Yes, he is Elvis. I do not think that the spokesman’s comment is very reassuring.
It is a matter of record that the Prime Minister spent Thursday complaining that he felt frustrated because he did not feel that the other 25 leaders were taking enough notice of him as they prepared to sign the new treaty. However, on Friday, he claimed that in less than 24 hours, his powers of persuasion had once again triumphed:
“The communiqué has been fundamentally rewritten in line with our demands.”
After the experience of the veto, I am sure that he will forgive us all for being a little sceptical about his claims.
Let us examine the Prime Minister’s claims. He said that big strides forward were clear from the communiqué on energy, micro-enterprises, the single market and reducing trade barriers. However, will he confirm that the commitment on the energy market was in the conclusions of last February’s Council, that the commitments on the single market and trade simply echo those following the October 2011 Council, and that the supposed progress on micro-enterprises was in the conclusions of last December’s Council?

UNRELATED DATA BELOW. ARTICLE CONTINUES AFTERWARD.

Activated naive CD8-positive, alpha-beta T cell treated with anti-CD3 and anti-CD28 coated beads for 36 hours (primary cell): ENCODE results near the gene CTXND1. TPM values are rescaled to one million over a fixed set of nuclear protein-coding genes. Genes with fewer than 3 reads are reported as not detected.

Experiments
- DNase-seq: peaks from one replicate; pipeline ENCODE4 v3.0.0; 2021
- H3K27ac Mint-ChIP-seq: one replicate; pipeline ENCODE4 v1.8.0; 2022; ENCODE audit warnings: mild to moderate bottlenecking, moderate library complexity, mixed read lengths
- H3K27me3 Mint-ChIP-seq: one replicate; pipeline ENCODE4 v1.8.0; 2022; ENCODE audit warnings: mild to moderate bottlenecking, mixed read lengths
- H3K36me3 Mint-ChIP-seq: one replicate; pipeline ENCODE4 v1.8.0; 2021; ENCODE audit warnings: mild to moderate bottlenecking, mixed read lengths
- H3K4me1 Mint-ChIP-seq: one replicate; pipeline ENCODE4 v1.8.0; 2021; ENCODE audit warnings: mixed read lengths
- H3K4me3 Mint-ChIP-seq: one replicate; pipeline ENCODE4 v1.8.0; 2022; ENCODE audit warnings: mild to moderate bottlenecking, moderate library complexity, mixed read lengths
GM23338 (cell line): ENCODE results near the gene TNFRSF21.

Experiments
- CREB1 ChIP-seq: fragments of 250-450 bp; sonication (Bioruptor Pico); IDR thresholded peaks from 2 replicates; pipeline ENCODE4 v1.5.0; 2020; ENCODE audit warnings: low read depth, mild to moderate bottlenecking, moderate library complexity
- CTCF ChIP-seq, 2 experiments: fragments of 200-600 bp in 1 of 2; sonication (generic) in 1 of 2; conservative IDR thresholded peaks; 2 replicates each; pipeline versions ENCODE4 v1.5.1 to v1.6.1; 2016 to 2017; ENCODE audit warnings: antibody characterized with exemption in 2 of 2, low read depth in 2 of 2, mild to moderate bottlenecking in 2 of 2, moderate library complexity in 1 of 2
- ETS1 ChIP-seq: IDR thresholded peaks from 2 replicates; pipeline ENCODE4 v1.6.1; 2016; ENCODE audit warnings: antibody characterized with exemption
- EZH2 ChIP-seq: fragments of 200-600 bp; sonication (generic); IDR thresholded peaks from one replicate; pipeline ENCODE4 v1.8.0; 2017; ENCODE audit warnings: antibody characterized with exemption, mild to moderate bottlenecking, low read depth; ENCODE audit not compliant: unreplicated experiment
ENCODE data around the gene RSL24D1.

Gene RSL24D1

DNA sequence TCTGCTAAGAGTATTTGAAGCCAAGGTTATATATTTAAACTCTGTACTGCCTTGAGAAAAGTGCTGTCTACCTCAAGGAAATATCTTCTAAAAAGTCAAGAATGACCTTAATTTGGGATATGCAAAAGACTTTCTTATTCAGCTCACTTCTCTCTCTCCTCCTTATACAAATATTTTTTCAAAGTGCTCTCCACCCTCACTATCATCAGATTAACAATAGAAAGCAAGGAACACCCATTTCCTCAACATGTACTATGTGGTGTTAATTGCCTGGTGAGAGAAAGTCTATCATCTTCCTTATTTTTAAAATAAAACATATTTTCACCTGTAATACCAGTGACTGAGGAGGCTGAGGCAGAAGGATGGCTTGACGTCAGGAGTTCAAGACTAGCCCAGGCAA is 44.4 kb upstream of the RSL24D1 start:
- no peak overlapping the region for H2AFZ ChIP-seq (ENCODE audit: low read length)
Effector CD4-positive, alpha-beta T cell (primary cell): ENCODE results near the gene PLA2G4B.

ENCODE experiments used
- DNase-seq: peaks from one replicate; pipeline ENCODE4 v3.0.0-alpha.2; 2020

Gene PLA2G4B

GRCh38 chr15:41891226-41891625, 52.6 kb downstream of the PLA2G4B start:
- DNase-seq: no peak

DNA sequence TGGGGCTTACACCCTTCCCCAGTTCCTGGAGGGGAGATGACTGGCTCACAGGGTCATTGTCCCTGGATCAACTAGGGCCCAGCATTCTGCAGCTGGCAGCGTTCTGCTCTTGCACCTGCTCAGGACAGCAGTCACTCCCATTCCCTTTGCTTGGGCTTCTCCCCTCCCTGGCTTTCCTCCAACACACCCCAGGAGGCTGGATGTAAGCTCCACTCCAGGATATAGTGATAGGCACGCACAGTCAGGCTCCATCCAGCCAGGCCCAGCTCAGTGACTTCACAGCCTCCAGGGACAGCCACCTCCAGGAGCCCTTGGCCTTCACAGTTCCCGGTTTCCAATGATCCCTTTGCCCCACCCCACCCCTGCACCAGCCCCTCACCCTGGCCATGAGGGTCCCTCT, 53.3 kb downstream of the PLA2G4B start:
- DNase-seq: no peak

Listening to the Prime Minister, I had a sense of groundhog day. I then realised why. He sent the same letter to the European Council a year ago. Believe it or not—of course, we do believe it—he claimed the same triumph then:
“I organised a letter…making the case for action on growth, on deregulation, on completing the single market, on extending it to services… I think this has had a real impact”.